The second proposed policy change provides that "[playment for DuoNeb will be based on the allowance for separate unit dose vials of albuterol and ipratropium." As with the first proposed policy change, FDA is concerned that this new policy will promote compounding of unapproved inhalation drugs. DuoNeb is the only FDA-approved product that contains both albuteroland ipratropium. Reimbursing DuoNeb based on the allowance for separate units of albuteroland ipratropium encourages compounding pharmacies to steer patients toyards compounded albuterol/ipratropium combinations tha tare inexpensive to produce. As with compounded levalbuterol, pharmacies are able to make these compounded combinations less expensively because they do not undergo FDA approval, they often are not produced according to good drug manufacturing practice, and they generally are not sterile. While these deficiencies lower the production cost of the compounded products, they may put patients at risk.
Additionally, the draft proposed LCD for Nebulizers that is attached to the TnCenturion letter includes specific statements that could promote the inappropriate compounding of drugs. For example, the proposed policy states:
The medical necessity for administering albuterol and ipratropium in a non-compounded combined unit dose preparation (J7620) has not been established [emphasis supplied].
By asserting that the medical necessity for non-compounded combinations has not been established, this statement suggests that the medical necessity for administering compounded albuterol and ipratropium in a combined unit dose preparation has been established, which is not the case.
Consistent with its concerns about compounded inhalation products, FDA recommends that CMS consider limiting reimbursement of inhalation drugs to FDA-approved products, unless there is documented, patient-specific medical need for a compounded product. Additionally, CMS might consider reimbursing compounded drugs at a lower rate than FDA-approved inhalation drugs, because the compounded drugs generally are much less expensive to produce. In order to distinguish reimbursement claims for FDA-approved inhalation drugs from reimbursement claims for unapproved, compounded drugs, these drugs should be assigned different codes.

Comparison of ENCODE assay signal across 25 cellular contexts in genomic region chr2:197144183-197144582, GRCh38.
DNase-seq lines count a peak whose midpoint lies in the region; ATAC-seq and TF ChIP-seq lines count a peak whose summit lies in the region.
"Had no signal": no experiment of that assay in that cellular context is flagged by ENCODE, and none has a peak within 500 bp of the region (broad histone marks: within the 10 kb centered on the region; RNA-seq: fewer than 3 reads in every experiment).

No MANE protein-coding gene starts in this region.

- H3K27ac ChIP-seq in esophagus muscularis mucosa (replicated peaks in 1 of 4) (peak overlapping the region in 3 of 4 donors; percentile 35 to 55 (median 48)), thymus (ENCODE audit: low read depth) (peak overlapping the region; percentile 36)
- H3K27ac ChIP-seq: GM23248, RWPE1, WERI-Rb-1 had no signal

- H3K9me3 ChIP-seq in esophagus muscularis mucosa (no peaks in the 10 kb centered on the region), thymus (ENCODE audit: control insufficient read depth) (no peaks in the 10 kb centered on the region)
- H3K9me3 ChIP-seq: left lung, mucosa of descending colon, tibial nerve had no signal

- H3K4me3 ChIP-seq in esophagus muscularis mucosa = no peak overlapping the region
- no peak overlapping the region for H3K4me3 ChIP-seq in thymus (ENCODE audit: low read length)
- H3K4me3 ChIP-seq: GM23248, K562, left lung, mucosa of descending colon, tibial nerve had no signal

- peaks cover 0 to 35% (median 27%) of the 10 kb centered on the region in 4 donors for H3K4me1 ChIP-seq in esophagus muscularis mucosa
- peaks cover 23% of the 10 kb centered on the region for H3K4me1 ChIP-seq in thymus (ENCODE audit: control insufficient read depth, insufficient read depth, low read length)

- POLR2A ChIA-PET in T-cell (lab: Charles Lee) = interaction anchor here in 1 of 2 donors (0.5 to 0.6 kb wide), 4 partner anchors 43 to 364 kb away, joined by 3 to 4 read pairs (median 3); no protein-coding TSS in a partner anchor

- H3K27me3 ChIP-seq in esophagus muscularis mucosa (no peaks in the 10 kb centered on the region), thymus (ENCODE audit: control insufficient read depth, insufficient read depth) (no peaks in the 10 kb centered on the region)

Thank you for the opportunity to provide FDA's views on the compounding of unapproved inhalation drugs and how the proposed Medicare reimbursement policy for nebulizers may encourage in appropriate compounding. If you have any questions, please feel free to contact me at (301) 827-8910.
Steven Silverman , Acting Deputy Director
U.S. Food and Drug Administration
Center for Drug Evaluation and Research
Office of Compliance
Appendix A - FDA's Regulatory Approach to Compounded Drugs
Under the Federal Food, Drug, and Cosmetic Act (FDCA), a 'new drug" may not be legally manufactured or sold in the United States unless it has been pre-approved by FDA as safe and effective for its intended uses. See 21 U.S.C. 5s 321(g) and (p), 352,353(b), and 355. When a pharmacist compounds a prescription drug, by definition, he or she creates a "new drug" under federal law because the compounded product is not "generally recognized, among experts . . . as safe and effective." See21U.S.C.$5321(p). In virtually all instances, compounded drugs have not been approved by FDA as safe and effective and thus are unapproved drugs.
FDA has long recognized, however, that traditional pharmacy compounding serves an important public health function by meeting the specialized medical needs of individual patients for whom commercially available approved drugs are inadequate or inappropriate. Accordingly, FDA historically has not taken enforcement actions against pharmacies engaged in the traditional practice of pharmacy. Rather, FDA has directed its enforcemen tresources against establishments that produce large quantities of unapproved new drugs under the guise of traditional compounding, and establishments whose activities result in significant violations of the new drug, adulteration, or misbranding provisions of the FDCA.